Treasury Practice

Constructing a zero-coupon yield curve

Published: Nov 2008

The zero-coupon yield curve can be constructed using a series of coupon-paying bonds using an iterative technique known as ‘bootstrapping’. This works on the premise that the investor ‘borrows’ money today, the day that the bond is purchased, to compensate for not receiving any coupons over the life of the bond. In this example we use the following bonds which pay annual coupons and assume that the one year interest rate is 6%.

Price ($) Coupon ($) Maturity
98.435 5 2 years
96.784 4 3 years

Two year maturity

The investor pays $98.435 for $100 face value of the two year bond. They will receive $5 (the coupon) in one year and $105 (the coupon and repayment at par) at the end of two years. By discounting the cash flows we can create a synthetic two year zero-coupon bond. In order to calculate how much the investor will need to ‘borrow’, we will need to work out the present value of the coupon today, using the following formula:

\(\mathrm{Present\: value\:PV}=\frac{Future \:Value\: FV}{1\:+\:interest\: rate\: i^n \:number\: of\: years}\)

In our instance the first interest payment is discounted as: 5/(1+0.06)1 = 4.717. The initial outlay is therefore $93.718 and the $4.717 is notionally repaid with interest (making $5) after one year:

Year Actual cash flows Notional cash flows Net cash flows
0 -98.435 (paid for bond) +4.717 (notionally borrowed) -93.718
1 + 5 (coupon after one year) -5 (notionally repaid) 0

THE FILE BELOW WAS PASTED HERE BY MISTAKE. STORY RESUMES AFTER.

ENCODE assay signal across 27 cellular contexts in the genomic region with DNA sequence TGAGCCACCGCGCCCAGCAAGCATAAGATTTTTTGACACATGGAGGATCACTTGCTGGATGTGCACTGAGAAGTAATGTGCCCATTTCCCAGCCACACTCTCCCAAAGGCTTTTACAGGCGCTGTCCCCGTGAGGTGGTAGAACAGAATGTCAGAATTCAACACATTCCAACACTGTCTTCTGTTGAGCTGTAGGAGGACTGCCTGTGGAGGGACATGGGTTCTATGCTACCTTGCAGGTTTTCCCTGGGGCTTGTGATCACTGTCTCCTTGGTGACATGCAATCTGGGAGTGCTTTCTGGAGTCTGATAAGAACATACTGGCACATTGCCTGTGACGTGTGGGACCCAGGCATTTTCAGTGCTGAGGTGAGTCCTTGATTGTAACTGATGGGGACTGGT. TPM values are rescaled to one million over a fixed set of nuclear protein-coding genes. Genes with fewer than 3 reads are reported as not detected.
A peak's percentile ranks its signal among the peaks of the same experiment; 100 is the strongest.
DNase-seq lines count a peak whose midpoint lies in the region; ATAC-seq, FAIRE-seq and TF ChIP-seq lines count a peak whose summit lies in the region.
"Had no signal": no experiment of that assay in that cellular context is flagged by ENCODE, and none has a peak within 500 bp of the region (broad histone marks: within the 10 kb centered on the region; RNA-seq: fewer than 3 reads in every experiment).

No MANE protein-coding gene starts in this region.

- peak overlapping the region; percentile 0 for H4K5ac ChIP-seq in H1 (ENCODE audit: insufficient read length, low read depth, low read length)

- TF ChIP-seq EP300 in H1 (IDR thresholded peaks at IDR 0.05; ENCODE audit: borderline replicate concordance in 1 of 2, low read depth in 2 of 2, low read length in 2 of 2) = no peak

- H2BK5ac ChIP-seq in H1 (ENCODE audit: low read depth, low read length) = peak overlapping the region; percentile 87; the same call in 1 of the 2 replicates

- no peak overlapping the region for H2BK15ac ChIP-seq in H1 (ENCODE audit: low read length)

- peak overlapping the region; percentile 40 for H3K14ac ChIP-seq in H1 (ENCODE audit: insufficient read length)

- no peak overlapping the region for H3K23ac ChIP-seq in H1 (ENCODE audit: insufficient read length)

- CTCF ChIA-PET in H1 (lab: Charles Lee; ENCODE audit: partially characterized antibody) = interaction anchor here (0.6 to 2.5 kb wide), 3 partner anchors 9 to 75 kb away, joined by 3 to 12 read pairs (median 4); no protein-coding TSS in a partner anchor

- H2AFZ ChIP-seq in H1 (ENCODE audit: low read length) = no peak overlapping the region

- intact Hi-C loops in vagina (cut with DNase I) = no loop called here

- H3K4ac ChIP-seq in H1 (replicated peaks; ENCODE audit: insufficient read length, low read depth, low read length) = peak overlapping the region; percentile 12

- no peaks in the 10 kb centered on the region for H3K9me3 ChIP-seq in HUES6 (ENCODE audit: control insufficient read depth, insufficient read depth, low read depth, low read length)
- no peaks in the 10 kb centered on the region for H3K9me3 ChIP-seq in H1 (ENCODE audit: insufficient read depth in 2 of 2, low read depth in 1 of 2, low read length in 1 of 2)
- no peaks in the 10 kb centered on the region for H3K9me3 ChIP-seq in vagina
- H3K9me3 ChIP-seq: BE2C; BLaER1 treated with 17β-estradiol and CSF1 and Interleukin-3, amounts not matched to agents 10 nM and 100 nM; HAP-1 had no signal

2 +105 (coupon and repayment at par) +105

The rate which discounts $105 to $93.718 is the two year zero-coupon rate. To calculate this, we use the following formula:

\(\mathrm{Interest\: rate \:i}=\frac{Future\: Value \:FV}{Present \:value \:PV}\mathrm{1\:/\:
number \:of\: years\: (n)\:-\:1}\)

So the two year zero-coupon rate in our instance is 5.848%, calculated from:


Three year maturity

We can calculate a three year zero-coupon rate in the same way. First we identify how much the investor would need to borrow to eliminate the impact of the two interim coupons of $4. By using the PV method outlined above, we can calculate that the investor would need to borrow $3.774 today to match the coupon of $4 in one year. We also need to calculate how much the investor would need to borrow today, to match the anticipated two year coupon receipt of another $4. For this, we use the two year rate which will be the same as the zero-coupon rate we calculated earlier – 5.848%. Therefore, the investor would need to borrow $3.570 today to receive $4 in two years. That makes a total borrowing of $7.344 and the initial outlay is therefore $89.440 (96.784 – 7.344).

Using the i = (FV/PV)1/n – 1 formula , we can then derive the three year zero-coupon rate – in this instance 5.16%: (104/89.440)1/3 – 1 = 0.0516. By extending the above method to different maturities, it will be possible to determine a series of zero-coupon yields which can be plotted against the term (in years) to construct the yield curve.

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